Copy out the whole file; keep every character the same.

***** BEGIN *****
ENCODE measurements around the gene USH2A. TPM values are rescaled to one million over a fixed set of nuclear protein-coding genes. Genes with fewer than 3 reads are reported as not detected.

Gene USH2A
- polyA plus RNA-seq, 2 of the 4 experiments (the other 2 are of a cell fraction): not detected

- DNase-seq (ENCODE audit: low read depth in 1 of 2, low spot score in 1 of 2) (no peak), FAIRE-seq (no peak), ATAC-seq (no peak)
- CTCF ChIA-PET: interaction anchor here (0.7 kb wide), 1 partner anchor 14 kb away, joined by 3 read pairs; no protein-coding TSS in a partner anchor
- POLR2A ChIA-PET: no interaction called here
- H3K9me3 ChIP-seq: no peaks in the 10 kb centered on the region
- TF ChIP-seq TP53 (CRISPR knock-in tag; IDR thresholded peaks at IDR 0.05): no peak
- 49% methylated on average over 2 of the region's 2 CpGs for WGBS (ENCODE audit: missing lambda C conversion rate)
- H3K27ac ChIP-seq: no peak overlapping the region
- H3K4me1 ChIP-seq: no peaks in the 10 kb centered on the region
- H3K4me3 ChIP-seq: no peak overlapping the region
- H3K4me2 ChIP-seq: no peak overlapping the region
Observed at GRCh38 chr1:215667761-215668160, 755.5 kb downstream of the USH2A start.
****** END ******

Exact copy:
ENCODE measurements around the gene USH2A. TPM values are rescaled to one million over a fixed set of nuclear protein-coding genes. Genes with fewer than 3 reads are reported as not detected.

Gene USH2A
- polyA plus RNA-seq, 2 of the 4 experiments (the other 2 are of a cell fraction): not detected

- DNase-seq (ENCODE audit: low read depth in 1 of 2, low spot score in 1 of 2) (no peak), FAIRE-seq (no peak), ATAC-seq (no peak)
- CTCF ChIA-PET: interaction anchor here (0.7 kb wide), 1 partner anchor 14 kb away, joined by 3 read pairs; no protein-coding TSS in a partner anchor
- POLR2A ChIA-PET: no interaction called here
- H3K9me3 ChIP-seq: no peaks in the 10 kb centered on the region
- TF ChIP-seq TP53 (CRISPR knock-in tag; IDR thresholded peaks at IDR 0.05): no peak
- 49% methylated on average over 2 of the region's 2 CpGs for WGBS (ENCODE audit: missing lambda C conversion rate)
- H3K27ac ChIP-seq: no peak overlapping the region
- H3K4me1 ChIP-seq: no peaks in the 10 kb centered on the region
- H3K4me3 ChIP-seq: no peak overlapping the region
- H3K4me2 ChIP-seq: no peak overlapping the region
Observed at GRCh38 chr1:215667761-215668160, 755.5 kb downstream of the USH2A start.